There are times that a blood sugar will not go down right away... could be a pump site that needs changing, could be a bad vial of insulin..could be many other things.. But the point is, it does not take long for high blood sugars to cause a Type 1 to not feel well. 

Nausea sets in pretty quickly.. a doctor will most often assume this is flu in a child that has not been diagnosed for Type 1 diabetes. Once we found the root cause of the insulin not getting to his system, and corrected that, in a very short time he was up and running again. 

My point in sharing this image - I want to further drive home the point that Type 1 can be, and sadly is often mistaken for flu. Please know the signs. This image looks exactly like flu.

A diabetic sick day. It looks like the flu. Please know
the signs! It could save a life.
As a parent, I debated to share these images. However, as I once again read of another life lost to undiagnosed Type 1 my heart breaks.

Common Signs of Diabetes Include: Frequent urination, Excessive thirst, Increased hunger, Weight loss, Tiredness, Lack of interest and concentration, A tingling sensation or numbness in the hands or feet, Blurred vision, Frequent infections, Slow-healing wounds, Vomiting and stomach pain (often mistaken as the flu). All of these signs need not be present - it may just be one or two. 

If you have any of these signs consult with your doctor immediately


  1. Hi Pam, good information. I am an educator and have had several Type 1 kiddos in my classroom. As a teacher it can be a bit scary since we feel responsibility for all of "our children" and want them to be healthy and happy. I appreciate this information.

    1. Thank you Beth. Type 1 can be scary, but if well managed, then it is less scary on most days. The teacher plays such an important role in school with them. Thank you for looking out for Type 1s at school!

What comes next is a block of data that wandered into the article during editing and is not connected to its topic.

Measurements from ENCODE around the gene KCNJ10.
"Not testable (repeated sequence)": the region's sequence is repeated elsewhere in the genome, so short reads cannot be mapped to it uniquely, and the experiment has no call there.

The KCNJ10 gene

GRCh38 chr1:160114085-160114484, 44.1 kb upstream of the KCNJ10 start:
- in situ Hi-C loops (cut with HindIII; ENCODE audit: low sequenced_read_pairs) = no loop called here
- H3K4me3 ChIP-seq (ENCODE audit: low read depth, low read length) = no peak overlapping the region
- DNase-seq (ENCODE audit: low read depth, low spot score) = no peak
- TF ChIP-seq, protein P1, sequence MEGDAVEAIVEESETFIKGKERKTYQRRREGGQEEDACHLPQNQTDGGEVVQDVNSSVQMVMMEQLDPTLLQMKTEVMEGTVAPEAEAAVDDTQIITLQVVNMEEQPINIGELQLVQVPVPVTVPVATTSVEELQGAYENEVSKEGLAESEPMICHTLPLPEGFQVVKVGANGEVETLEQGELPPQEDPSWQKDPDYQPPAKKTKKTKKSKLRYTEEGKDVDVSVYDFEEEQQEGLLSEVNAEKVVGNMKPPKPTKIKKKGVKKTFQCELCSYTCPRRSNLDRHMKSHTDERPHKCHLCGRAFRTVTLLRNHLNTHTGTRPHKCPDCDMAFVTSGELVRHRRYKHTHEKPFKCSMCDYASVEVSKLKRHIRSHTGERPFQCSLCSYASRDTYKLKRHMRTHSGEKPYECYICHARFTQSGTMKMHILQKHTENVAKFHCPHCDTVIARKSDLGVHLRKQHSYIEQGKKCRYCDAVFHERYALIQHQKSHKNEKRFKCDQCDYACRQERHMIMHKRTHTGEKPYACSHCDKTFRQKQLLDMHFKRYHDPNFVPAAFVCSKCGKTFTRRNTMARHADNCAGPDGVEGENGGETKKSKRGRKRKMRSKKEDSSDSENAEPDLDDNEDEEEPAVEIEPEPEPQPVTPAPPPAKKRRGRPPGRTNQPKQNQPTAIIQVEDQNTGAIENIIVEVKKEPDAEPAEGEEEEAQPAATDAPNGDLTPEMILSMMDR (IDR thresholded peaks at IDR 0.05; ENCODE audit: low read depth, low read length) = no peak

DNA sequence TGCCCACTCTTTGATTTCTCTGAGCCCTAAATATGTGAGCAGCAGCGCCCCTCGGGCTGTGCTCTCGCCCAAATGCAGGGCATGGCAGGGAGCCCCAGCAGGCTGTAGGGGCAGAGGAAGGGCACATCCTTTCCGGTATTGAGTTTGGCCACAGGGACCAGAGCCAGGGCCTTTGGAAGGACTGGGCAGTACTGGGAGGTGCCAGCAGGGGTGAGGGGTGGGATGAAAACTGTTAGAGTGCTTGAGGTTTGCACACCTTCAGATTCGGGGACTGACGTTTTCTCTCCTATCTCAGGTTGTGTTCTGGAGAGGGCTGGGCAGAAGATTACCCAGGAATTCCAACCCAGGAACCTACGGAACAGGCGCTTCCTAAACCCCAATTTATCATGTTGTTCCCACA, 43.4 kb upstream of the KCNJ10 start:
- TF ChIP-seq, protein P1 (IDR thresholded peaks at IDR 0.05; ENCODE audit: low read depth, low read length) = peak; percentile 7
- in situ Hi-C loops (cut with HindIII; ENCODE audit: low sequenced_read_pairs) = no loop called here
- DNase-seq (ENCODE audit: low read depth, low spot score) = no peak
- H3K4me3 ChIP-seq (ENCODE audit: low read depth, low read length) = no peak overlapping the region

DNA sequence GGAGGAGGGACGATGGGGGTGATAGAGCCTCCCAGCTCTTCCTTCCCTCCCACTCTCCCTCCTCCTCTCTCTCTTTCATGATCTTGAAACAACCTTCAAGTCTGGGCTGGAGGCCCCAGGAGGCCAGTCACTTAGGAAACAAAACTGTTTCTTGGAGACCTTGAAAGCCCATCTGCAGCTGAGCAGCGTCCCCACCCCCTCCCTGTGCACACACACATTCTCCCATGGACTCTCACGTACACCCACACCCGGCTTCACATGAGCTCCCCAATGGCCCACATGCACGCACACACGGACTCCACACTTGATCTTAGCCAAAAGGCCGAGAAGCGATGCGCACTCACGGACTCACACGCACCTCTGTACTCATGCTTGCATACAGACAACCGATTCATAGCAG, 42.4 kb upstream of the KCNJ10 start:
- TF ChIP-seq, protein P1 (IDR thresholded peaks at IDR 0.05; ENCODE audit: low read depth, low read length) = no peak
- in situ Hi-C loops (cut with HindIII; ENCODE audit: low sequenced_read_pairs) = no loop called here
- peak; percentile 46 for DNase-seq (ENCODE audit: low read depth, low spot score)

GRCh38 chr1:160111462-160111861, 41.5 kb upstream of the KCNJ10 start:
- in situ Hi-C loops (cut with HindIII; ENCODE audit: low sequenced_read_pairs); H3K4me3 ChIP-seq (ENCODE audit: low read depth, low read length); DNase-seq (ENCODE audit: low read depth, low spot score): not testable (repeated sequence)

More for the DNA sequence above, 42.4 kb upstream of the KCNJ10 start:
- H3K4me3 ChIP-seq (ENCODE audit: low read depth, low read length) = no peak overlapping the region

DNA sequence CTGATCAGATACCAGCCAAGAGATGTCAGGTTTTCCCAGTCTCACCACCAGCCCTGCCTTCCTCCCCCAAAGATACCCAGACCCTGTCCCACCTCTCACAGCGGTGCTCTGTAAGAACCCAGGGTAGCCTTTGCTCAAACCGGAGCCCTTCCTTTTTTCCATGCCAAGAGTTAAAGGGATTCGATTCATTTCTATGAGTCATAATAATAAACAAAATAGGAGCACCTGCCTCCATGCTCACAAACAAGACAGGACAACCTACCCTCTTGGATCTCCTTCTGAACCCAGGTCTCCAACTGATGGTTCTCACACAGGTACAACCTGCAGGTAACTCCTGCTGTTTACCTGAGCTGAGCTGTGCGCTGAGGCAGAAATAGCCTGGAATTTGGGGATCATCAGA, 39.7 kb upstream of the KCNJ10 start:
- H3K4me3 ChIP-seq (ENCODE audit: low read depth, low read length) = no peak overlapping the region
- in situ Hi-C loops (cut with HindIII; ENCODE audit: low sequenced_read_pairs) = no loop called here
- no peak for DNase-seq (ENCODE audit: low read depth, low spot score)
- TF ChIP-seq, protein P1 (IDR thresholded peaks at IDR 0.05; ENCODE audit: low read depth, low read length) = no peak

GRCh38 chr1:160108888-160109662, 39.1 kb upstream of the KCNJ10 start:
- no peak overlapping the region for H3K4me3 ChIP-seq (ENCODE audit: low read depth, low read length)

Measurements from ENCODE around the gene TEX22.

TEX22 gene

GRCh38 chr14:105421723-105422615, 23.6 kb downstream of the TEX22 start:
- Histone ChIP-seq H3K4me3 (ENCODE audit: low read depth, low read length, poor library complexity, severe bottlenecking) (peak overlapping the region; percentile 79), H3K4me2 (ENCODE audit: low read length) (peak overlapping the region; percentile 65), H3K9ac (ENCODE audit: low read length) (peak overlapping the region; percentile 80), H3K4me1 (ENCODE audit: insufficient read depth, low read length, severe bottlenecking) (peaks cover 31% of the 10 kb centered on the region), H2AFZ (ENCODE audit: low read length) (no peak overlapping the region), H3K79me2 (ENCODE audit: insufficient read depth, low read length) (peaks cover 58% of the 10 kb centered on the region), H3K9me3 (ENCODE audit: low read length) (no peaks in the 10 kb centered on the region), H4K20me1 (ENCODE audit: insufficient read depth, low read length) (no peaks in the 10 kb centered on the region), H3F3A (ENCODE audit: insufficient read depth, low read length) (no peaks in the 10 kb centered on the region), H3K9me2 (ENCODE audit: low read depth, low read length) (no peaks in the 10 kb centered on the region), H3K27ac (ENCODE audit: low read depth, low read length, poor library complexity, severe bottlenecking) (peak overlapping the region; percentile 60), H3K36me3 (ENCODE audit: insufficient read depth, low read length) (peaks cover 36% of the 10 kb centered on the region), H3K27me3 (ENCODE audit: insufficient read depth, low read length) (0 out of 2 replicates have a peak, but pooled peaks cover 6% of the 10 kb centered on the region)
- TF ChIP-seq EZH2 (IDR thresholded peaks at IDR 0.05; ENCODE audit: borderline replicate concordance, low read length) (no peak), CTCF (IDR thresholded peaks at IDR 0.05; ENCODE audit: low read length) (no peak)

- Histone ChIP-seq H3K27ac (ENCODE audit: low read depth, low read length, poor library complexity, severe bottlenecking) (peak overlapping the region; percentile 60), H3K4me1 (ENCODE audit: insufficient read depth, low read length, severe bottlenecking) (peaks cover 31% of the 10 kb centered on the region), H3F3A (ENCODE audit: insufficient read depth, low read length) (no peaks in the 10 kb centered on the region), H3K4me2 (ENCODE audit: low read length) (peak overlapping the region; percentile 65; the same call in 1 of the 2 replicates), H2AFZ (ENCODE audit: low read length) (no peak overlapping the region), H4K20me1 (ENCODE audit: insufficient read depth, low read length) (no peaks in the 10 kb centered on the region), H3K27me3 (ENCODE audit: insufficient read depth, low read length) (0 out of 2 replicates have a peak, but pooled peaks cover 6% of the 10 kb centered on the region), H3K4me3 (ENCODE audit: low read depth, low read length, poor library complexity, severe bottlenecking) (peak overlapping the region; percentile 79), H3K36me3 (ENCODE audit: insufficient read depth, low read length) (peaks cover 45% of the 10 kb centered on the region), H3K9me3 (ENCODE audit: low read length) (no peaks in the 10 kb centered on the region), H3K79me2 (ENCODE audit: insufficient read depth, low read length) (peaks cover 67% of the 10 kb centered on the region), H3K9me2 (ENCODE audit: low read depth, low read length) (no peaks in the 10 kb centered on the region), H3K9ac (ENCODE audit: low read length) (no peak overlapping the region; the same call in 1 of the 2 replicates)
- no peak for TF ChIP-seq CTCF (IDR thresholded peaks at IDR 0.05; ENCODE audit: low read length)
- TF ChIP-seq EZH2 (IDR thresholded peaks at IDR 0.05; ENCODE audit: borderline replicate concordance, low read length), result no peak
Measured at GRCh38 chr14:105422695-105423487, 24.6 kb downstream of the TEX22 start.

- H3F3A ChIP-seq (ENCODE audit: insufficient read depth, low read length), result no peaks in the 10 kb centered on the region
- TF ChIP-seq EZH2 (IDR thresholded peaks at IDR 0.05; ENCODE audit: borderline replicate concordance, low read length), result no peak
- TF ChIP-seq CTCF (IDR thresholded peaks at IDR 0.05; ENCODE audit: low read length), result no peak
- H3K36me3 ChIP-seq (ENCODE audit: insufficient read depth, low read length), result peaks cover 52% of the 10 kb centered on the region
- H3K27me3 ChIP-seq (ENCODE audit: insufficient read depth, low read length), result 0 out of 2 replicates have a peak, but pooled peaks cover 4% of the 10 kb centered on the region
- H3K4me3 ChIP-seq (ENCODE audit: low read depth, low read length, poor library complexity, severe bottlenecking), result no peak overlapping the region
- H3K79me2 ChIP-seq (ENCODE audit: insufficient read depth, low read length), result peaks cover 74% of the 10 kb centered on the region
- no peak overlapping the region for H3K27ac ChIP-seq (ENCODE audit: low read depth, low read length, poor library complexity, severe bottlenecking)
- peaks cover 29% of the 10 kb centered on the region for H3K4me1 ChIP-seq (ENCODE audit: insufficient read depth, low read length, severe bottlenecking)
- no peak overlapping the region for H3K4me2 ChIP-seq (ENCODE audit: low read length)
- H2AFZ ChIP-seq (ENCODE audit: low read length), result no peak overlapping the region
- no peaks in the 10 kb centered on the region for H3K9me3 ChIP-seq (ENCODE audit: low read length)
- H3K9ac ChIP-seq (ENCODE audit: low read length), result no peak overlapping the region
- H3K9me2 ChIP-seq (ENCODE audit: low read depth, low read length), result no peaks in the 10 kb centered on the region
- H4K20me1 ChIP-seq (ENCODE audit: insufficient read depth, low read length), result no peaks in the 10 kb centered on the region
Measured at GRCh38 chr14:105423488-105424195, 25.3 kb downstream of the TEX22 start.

2. This is one of the most important things we can share outside out of community. When we see children perish for this reason it is a terrible situation.

    This item has been referred to the TUDiabetes Blog page for the week of November 7, 2016

    1. Thanks Rick.. Its a post I wish didn't need to be written, but the number of Type 1 cases that are still missed is heart breaking.

  3. oh, pam, my heart hurts for your boy. but it sounds as if he is receiving top-notch care from his momma. thank you for deciding to share the images in an effort to get the word out and save lives. hugs to both of you.

    1. Thank you April. It is not always like this, but it is more often than not a side people do not see.. They usually only see smiling faces at charity walks and other events, so I am pleased that the images have an impact.

  4. Pam I am so grateful you share such heartfelt photos of your little guy. Such massively important information, and my heart goes out to you and your son for the "special attention" given that can feel negative when your child is sent home "sick" due to high blood sugar. Your post offers such important education! I had no idea of the issues that can cause high blood sugars...bad batch of insulin, needing to change injection site. You are such a loving mother and so glad you write about your experience and help so many of us.